So the gang moves into the Simpson’s house, turning it into their own personal clubhouse/trash-hole. And since Homer gently mocked Chief Wiggum earlier, the police refuse to help, leaving the family stuck with this new way of life. And while Homer and the kids are really hating these new guests, Marge is kind of taking to it, since the bikers are all incredibly incompetent, and can’t take care of themselves, giving her more people to mother. So Marge starts taking care of the bikers, earning their respect. Which becomes an issue when Homer comes home one day, only to find the bikers gone, along with Marge.
The bikers have left Springfield, and head out to South Dakota to some biker meet-up where they plan to beat up Mickey Roarke, and are just bringing Marge along as their troop mom. It isn’t even a sexual thing, they just really appreciate her and want her to keep taking care of them. Which kind of flatters Marge. However, Homer isn’t really into this whole idea, and starts heading out to find the Hell’s Satans. Which does not go well. He mainly just keeps getting beat up in biker bars while demanding information.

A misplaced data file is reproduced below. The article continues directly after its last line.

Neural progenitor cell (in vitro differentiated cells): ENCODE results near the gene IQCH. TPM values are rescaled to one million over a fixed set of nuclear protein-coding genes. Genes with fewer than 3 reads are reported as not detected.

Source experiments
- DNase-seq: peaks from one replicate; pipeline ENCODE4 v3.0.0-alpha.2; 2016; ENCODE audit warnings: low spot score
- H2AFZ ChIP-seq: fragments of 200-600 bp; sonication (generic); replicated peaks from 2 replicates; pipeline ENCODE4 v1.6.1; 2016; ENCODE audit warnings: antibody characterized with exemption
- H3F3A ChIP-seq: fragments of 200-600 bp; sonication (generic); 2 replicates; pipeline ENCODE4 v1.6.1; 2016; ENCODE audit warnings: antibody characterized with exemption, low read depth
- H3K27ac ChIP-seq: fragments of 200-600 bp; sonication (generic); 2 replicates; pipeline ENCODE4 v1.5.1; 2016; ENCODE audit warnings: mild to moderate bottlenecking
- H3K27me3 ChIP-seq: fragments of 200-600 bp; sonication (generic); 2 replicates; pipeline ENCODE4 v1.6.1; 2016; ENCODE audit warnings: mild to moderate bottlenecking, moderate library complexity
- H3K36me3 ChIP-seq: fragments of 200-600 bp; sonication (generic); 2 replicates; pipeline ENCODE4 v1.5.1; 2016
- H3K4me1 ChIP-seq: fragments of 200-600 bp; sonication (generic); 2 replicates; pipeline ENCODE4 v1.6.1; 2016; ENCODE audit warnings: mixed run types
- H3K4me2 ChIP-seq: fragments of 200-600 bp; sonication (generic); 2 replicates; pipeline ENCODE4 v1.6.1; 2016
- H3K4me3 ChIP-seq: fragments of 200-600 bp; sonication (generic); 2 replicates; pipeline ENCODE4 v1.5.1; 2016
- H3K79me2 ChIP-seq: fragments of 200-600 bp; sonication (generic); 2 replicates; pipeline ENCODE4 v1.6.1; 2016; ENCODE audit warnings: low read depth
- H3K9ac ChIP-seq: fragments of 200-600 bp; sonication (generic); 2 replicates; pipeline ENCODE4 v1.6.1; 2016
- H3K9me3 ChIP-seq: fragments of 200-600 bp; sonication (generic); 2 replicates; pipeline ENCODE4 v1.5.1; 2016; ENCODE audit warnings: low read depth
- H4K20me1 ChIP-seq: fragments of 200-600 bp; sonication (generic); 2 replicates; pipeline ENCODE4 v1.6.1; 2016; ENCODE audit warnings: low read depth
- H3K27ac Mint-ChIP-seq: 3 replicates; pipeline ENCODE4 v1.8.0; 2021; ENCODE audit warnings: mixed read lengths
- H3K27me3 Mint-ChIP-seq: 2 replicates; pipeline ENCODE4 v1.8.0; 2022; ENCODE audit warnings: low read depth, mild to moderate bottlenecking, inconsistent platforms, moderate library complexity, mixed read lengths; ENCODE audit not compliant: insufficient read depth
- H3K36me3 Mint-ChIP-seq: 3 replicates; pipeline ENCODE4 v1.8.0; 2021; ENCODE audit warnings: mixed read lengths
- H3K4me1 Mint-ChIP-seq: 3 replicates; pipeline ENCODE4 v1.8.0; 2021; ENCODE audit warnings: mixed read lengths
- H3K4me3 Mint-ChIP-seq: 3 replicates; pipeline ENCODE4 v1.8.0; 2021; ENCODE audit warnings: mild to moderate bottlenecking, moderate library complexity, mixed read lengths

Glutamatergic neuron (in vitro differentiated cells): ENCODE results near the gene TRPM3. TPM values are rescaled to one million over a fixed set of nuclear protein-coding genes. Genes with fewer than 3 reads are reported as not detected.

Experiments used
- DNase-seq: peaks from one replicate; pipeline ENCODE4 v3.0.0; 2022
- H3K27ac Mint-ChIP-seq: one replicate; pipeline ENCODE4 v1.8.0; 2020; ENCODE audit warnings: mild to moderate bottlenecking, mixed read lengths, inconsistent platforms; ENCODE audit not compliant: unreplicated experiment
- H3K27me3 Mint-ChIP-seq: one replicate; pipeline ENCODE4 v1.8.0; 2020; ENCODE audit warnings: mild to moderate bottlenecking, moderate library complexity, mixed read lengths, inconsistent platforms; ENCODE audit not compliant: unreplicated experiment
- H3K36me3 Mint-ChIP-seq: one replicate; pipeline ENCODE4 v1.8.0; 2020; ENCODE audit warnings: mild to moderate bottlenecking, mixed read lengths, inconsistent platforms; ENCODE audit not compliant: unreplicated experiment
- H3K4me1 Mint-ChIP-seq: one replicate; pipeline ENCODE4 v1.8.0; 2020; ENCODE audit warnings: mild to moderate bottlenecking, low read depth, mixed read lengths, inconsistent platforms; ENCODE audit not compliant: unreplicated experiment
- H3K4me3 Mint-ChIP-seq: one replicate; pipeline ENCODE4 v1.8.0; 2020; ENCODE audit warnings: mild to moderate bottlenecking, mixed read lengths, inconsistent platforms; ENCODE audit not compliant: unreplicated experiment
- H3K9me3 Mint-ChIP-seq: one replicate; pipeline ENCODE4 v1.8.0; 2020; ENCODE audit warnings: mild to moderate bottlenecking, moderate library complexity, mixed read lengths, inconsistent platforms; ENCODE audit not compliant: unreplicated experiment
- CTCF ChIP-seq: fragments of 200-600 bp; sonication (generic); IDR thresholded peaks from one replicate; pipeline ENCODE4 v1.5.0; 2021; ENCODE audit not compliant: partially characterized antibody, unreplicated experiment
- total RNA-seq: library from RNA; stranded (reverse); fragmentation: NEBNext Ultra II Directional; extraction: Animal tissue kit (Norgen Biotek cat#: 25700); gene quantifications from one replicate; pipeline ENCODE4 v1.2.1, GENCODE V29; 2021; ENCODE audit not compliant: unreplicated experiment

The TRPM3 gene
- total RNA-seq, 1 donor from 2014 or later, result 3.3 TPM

But while Homer’s trip isn’t going great, the Hell’s Angels is. Because Marge has finally taught them that there’s more to life than just motorcycles, and is teaching them about resumes and real jobs, convincing them to turn over new leaves. But that changes when Homer finally tracks them down, and just starts wildly throwing punches at the bikers, trying to win his wife back. Which doesn’t go great. But Meathook does permit Homer to fight for Marge in the Circle of Death. So the two go into a circle and start fighting, which quickly escalates to the two lifting motorcycles up and using them like swords. And after that ridiculous fight Homer is victorious, and he heads back to Springfield with Marge while the Hell’s Satans go off to live productive lives.
Not a bad episode. Not one of my favorites, but it’s pretty good. I think the setup of Homer getting a motorcycle is a little ridiculous, but once he has one it really works. Homer is exactly the type of guy who would get a motorcycle during his mid-life crisis, and who would talk his stupid buddies into forming a “gang” that really just sits around and drinks beer. And of course he’d be the type of guy who would read magazines for bikers, thinking that made him legitimate. But then the real bikers show up, and the episode kind of starts falling apart a bit for me. There’s some good stuff with them, and I like the idea of them just wanting a mother who cares about them, but Marge is oddly cool with the whole kidnapping thing. And the whole idea of Homer and Meathook dueling with motorcycles is just a tad too silly for me. It’s not “Homer and Mr. Burns caught the Loch Ness Monster” level of weirdness, but it’s damn close. So yeah, we got a pretty good week, let’s just hope our luck holds out for a while longer.
Take Away: Bikers really just want someone to love them. Oh, and giving away free motorcycles is a horrible business strategy for your fledgling restaurant.
“Take My Wife, Sleaze” was written by John Swartzwelder and directed by Neil Affleck, 1999.
Categories: Lifetime of Simpsons